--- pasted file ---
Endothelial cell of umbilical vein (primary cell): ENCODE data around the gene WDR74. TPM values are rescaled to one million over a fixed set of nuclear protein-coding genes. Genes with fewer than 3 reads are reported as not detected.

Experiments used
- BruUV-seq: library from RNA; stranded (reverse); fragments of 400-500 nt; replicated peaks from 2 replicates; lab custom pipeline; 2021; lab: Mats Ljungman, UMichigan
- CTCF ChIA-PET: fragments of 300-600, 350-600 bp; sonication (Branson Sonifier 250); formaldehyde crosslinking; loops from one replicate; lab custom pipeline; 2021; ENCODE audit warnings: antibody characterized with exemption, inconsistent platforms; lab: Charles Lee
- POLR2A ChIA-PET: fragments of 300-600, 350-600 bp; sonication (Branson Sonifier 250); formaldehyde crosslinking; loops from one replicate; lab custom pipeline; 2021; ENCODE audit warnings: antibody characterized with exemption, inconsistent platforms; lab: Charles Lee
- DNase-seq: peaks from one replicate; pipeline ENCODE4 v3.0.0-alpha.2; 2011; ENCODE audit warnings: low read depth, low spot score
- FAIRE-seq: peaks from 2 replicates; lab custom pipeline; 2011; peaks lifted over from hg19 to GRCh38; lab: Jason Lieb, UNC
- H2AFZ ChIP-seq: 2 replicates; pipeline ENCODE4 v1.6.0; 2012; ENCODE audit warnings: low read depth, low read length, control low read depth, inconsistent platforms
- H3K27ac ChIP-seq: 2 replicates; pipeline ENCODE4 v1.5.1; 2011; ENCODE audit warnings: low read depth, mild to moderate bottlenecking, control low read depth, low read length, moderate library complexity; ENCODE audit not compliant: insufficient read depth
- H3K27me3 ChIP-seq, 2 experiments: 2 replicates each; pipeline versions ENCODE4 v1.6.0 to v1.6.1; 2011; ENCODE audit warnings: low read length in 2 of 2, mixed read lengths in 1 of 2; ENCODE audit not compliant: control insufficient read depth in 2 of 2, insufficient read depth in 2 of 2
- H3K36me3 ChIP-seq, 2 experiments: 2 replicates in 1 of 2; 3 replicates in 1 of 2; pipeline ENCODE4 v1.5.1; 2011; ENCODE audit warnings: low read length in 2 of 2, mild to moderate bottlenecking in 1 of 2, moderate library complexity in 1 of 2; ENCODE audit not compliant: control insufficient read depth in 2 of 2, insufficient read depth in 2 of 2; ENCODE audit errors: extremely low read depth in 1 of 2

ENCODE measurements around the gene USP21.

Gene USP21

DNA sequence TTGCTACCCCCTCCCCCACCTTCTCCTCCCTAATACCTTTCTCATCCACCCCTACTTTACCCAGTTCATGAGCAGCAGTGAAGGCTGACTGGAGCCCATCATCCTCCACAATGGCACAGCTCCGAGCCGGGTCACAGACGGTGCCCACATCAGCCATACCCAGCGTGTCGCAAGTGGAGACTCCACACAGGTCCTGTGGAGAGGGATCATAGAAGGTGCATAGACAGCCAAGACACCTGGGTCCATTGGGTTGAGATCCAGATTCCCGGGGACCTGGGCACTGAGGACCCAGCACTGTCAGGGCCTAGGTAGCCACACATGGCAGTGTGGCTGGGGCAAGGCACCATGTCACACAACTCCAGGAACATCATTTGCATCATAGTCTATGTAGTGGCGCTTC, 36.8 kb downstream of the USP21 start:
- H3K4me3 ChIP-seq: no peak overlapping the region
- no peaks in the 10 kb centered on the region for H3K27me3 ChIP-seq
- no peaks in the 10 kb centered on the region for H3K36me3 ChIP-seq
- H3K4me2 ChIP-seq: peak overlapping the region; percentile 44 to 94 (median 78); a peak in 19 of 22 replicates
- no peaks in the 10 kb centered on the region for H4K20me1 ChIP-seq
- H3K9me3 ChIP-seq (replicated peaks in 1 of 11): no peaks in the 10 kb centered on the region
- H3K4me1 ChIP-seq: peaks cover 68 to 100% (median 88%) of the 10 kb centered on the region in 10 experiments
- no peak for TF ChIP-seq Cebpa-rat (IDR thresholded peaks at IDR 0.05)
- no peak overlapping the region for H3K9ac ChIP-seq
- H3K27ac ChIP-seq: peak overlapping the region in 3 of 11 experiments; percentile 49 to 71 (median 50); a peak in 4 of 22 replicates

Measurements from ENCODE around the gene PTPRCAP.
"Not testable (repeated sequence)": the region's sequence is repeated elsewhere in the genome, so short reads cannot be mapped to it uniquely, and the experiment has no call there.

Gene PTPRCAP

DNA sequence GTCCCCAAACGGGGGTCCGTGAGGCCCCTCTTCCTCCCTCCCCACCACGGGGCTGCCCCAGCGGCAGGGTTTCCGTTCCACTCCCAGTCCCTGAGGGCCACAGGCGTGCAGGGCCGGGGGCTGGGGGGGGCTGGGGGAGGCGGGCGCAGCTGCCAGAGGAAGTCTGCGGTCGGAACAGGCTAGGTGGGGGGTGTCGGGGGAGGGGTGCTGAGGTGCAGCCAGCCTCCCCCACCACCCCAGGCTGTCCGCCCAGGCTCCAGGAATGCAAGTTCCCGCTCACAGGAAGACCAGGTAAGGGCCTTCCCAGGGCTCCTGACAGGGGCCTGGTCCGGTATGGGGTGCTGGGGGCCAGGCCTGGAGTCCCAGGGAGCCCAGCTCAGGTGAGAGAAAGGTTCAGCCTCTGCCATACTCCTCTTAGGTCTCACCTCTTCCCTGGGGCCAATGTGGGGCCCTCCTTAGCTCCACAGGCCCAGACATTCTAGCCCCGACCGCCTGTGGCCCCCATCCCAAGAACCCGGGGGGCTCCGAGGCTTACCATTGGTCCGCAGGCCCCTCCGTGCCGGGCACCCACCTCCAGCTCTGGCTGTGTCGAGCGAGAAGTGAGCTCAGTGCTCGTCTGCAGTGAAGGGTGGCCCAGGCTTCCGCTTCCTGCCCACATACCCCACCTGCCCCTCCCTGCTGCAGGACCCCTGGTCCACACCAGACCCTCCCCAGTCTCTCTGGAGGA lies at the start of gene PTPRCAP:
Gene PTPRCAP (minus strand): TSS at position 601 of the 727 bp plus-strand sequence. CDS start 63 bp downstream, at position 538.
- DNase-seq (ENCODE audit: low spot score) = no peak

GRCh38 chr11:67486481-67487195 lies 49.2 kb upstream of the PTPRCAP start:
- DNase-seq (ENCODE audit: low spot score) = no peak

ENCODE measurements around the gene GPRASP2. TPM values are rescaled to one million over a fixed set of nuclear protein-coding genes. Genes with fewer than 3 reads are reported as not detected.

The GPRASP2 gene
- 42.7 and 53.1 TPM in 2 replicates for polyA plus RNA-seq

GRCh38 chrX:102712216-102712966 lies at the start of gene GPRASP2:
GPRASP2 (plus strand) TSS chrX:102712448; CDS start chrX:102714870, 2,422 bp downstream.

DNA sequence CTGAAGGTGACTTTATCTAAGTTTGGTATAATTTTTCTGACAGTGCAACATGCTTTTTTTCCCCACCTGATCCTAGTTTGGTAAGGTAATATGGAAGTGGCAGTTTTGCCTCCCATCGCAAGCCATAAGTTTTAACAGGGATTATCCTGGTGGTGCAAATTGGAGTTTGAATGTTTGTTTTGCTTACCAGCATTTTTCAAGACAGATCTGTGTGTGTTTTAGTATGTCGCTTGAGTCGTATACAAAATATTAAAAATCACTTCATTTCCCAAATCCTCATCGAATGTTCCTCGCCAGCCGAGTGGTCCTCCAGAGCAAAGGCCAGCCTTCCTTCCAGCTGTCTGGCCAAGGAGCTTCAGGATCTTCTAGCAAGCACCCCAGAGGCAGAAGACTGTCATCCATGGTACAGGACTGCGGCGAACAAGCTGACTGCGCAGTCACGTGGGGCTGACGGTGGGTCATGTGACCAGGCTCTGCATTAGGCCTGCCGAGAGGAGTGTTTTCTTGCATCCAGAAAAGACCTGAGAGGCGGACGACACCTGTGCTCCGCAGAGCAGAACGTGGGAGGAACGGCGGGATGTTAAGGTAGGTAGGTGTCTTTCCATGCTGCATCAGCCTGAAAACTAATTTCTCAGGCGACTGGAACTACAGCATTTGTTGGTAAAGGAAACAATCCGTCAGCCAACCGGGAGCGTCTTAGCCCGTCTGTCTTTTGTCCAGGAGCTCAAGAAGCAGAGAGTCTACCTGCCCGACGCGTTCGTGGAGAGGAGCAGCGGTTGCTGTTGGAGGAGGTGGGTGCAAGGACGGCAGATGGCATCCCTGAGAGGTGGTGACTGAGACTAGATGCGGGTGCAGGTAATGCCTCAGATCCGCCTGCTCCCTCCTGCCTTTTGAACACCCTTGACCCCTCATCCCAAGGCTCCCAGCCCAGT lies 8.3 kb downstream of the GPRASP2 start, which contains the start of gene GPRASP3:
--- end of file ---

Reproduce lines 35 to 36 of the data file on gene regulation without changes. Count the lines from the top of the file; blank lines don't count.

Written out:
- 42.7 and 53.1 TPM in 2 replicates for polyA plus RNA-seq

GRCh38 chrX:102712216-102712966 lies at the start of gene GPRASP2: